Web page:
Answered 03/25/2015 by: flip1001
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wmic product where "name like 'Java 7%%' or name like 'Java 8%%'" get uninstall > java.txt

And if you just want to get all versions of java off the machine prior to pushing a new version use a call like:

wmic product where "name like 'Java 7%%' or name like 'Java 8%%'" call uninstall


Answered 03/25/2015 by: SMal.tmcc
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This is why I hate the lack of a 64 bit client and has given me some major headaches. The following can be used to pull the proper values back for both 64 bit and 32 bit systems. It is rather ridiculous that you have to go to these extremes to have a single inventory shell return item return properly for 32 and 64.

ShellCommandTextReturn(cmd.exe /c if defined ProgramFiles(x86) (C:\windows\sysnative\WindowsPowerShell\v1.0\powershell.exe -NoLogo -NoProfile -ExecutionPolicy Bypass -Command "Get-ChildItem HKLM:\SOFTWARE\Microsoft\Windows\CurrentVersion\uninstall\ -Recurse | foreach-object {gp $_.pspath} | where {$_.DisplayName -like '*java*'} | select -ExpandProperty UninstallString") else (powershell.exe -NoLogo -NoProfile -ExecutionPolicy Bypass -Command "Get-ChildItem HKLM:\SOFTWARE\Microsoft\Windows\CurrentVersion\uninstall\ -Recurse | foreach-object {gp $_.pspath} | where {$_.DisplayName -like '*java*'} | select -ExpandProperty UninstallString") 2>nul)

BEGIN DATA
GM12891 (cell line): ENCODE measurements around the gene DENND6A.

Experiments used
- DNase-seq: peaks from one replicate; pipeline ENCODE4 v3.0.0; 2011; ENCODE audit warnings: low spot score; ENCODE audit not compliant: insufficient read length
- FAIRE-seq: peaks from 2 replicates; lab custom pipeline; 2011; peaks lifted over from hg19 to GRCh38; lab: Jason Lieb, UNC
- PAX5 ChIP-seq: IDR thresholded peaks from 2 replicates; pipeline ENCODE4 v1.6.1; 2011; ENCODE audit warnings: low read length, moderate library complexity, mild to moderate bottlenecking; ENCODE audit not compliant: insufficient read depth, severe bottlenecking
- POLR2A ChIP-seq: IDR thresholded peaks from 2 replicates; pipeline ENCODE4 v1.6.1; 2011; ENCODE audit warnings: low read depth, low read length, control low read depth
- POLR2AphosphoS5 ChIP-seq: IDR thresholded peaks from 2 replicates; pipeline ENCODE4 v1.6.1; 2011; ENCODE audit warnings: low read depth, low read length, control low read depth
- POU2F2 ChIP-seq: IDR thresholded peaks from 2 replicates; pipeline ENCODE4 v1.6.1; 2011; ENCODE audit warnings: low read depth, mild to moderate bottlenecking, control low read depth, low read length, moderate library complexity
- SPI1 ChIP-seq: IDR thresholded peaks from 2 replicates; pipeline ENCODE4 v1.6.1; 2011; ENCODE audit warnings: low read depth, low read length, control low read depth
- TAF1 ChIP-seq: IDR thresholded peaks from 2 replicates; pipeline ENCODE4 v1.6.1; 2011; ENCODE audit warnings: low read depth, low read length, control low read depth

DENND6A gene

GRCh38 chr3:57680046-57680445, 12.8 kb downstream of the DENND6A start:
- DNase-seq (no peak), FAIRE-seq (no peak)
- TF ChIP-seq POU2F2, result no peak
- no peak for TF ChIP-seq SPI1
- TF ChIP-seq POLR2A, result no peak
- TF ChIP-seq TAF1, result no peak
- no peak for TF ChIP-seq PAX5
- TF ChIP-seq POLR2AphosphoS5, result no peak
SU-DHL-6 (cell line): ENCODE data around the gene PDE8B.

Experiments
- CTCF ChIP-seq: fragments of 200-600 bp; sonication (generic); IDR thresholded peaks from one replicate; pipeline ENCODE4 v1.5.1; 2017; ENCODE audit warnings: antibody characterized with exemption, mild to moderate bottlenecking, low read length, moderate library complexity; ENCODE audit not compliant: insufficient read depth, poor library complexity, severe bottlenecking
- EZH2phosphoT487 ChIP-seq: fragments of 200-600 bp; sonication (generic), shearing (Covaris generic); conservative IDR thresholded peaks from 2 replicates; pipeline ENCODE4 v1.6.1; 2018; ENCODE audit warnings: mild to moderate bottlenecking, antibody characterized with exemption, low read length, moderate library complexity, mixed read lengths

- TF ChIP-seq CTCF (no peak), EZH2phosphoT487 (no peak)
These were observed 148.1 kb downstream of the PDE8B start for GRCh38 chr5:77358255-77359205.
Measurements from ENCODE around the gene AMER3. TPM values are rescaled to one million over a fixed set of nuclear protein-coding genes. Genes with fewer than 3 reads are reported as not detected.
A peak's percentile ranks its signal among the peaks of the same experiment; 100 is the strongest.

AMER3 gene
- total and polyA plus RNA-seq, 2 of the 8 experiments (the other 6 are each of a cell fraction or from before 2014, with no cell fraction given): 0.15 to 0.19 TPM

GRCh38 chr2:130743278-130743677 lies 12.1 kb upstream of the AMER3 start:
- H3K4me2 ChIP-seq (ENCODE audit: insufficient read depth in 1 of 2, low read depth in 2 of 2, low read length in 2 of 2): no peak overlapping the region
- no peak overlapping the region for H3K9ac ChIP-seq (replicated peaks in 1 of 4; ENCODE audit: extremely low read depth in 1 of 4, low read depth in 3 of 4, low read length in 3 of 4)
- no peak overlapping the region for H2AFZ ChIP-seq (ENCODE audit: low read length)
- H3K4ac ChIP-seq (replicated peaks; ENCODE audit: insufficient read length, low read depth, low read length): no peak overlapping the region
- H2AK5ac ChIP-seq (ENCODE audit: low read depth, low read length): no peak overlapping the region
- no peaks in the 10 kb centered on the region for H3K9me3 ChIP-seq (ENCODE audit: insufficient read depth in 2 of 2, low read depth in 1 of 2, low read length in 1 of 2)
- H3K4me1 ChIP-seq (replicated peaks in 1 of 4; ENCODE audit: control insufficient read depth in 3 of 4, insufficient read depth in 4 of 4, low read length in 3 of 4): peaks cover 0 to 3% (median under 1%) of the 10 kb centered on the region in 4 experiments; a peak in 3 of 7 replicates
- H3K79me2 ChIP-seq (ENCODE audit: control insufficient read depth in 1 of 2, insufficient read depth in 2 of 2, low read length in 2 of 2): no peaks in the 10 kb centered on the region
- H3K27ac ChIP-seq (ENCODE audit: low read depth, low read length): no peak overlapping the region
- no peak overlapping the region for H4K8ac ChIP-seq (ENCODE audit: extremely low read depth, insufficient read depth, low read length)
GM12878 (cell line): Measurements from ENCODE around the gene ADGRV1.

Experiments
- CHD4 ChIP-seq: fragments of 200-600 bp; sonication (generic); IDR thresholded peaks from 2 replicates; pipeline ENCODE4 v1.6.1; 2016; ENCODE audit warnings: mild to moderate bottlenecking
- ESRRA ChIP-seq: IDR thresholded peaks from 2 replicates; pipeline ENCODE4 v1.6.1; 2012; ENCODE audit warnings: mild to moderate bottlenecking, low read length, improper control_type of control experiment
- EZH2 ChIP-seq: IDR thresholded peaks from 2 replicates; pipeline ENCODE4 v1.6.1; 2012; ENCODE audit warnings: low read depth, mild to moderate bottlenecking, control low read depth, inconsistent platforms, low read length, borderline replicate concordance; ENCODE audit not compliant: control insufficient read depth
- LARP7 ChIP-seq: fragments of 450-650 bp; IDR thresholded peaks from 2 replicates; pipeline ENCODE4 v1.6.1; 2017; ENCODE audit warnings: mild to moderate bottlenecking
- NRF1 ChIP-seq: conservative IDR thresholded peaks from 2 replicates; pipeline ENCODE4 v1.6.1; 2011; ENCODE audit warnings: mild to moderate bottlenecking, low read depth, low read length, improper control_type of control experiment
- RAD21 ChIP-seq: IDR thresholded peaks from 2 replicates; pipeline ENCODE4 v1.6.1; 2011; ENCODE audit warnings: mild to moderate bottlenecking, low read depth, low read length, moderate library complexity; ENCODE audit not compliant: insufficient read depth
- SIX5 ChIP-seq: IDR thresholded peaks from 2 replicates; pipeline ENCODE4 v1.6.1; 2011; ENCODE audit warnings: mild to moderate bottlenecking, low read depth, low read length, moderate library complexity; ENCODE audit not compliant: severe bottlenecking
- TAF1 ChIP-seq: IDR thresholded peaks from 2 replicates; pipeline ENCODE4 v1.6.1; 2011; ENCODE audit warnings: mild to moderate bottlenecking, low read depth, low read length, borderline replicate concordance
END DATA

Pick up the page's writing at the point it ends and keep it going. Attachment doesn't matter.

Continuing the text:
I know SMal.tmcc stated,

Why are you reinventing the wheel?  You create unecessary overhead on your workstations by having to run this task every inventory cycle as a CIR.  If you want to run this yourself run it as a script.  You do not need a CIR or script to get this info, you can just create a simple wizard report to find this.
While for this specific example, there may be better ways, I find the question to still be valid. I find that answer leaves many without an answer to their similar question that may require a custom inventory object. The question Prenard was asking is relevant for a large number of similar issues. I have found that using shelltextreturns to pull data for both 64 bit and 32 bit machines to be completely broken. There are just too many cmd, powershell or other tools and utilities that just do not work properly on a 64 bit machine when called from a 32 bit process.